The Great Basin and neighboring states, eastwards to southwest Colorado and west New Mexico
Rocky hillsides and flats, pinyon-juniper woodland; 3,000 to 8,000 feet
Up to 3 inches long; compound, divided into 1 to 7 ovate to elliptic leaflets
Astragalus calycosus can produce extensive colonies, containing dozens of plants growing close together. Plants are essentially stemless; they have short leaf stalks, staying close to the ground, and multiple, ascending flower stalks rising well above the leaves, angled in all directions. Leaflets are greyish green in color, with obtuse or pointed tips, and they are rather fewer in number than many other astragalus species. Leaflets have a covering of branched, silvery hairs.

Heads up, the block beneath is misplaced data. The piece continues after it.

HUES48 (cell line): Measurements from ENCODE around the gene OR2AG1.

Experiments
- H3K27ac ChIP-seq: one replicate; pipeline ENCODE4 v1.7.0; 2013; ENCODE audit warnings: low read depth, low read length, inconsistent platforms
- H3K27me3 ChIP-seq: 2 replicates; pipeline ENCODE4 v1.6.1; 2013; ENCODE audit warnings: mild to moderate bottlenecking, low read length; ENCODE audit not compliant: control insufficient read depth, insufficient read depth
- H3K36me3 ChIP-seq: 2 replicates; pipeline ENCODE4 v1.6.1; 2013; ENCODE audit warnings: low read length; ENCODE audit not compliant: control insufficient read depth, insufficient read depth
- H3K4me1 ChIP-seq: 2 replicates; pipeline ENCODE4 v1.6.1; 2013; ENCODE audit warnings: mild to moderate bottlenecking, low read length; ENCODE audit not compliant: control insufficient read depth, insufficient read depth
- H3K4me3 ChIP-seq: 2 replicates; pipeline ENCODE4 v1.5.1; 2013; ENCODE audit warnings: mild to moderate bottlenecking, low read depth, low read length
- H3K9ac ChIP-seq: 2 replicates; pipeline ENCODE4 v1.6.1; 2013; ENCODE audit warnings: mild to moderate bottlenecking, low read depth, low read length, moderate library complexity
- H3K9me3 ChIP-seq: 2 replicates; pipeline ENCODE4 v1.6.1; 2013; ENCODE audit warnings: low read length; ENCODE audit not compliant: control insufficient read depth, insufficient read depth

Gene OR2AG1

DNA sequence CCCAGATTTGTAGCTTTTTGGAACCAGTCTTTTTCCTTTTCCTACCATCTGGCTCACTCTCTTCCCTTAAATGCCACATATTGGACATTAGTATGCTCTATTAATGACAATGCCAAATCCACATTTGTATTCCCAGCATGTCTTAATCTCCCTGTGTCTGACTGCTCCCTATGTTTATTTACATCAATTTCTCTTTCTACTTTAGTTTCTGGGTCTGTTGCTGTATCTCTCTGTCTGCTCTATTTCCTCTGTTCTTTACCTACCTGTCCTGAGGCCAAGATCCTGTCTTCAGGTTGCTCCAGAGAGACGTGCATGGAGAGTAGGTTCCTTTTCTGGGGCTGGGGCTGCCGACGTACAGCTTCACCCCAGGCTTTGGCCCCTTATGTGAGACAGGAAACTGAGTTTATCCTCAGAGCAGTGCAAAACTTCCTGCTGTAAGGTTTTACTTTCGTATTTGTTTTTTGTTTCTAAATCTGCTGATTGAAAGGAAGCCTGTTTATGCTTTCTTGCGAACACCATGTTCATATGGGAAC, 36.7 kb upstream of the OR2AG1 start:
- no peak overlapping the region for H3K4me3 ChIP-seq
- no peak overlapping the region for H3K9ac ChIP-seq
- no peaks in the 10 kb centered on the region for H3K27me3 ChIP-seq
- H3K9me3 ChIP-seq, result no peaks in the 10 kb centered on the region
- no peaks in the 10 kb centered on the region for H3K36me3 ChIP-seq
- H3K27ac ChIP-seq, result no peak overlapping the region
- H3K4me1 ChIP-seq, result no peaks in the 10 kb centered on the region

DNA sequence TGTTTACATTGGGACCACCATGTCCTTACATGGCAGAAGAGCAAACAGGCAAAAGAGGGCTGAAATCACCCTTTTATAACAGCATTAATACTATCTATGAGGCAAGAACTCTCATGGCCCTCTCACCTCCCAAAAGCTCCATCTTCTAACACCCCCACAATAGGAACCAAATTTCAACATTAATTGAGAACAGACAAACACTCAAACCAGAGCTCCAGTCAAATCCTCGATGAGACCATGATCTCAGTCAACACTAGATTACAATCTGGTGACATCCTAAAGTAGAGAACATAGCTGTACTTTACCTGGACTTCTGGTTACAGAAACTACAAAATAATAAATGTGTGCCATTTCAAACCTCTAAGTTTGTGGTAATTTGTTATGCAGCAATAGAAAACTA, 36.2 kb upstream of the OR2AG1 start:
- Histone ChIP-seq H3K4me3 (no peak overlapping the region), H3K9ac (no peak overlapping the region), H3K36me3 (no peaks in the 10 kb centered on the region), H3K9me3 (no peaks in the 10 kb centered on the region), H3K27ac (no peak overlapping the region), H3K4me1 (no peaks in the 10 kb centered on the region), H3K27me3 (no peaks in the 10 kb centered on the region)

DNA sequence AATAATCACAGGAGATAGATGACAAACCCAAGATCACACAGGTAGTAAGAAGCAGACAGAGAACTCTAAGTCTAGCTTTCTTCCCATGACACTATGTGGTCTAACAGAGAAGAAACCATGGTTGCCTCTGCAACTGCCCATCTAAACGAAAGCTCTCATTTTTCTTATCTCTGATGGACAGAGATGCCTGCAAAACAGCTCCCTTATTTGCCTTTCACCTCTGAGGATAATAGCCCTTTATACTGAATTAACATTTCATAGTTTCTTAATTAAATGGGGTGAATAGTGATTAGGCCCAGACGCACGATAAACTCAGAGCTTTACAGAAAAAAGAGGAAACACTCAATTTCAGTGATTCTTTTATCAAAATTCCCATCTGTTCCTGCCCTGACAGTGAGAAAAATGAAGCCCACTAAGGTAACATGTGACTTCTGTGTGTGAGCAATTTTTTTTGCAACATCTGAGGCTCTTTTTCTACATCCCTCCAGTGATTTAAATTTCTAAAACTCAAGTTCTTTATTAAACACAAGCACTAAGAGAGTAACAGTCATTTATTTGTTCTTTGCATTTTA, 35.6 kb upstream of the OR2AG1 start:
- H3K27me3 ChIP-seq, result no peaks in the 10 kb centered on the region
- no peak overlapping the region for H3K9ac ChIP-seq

Flower clusters typically contain between 1 and 8 heads. The banner petal is usually bright pink-purple, becoming blue as it withers, while the two wing petals are mostly white - an identifying characteristic of this species. Wing petal tips are deeply notched or lobed. The calyx teeth are relatively long and slender. Fruits are ascending, strigose hairy, approximately three-sided in cross-section, up to one inch long and around 0.15 inches wide. There are three varieties of astragalus calycosus (calycosus, monophyllidius, scaposus).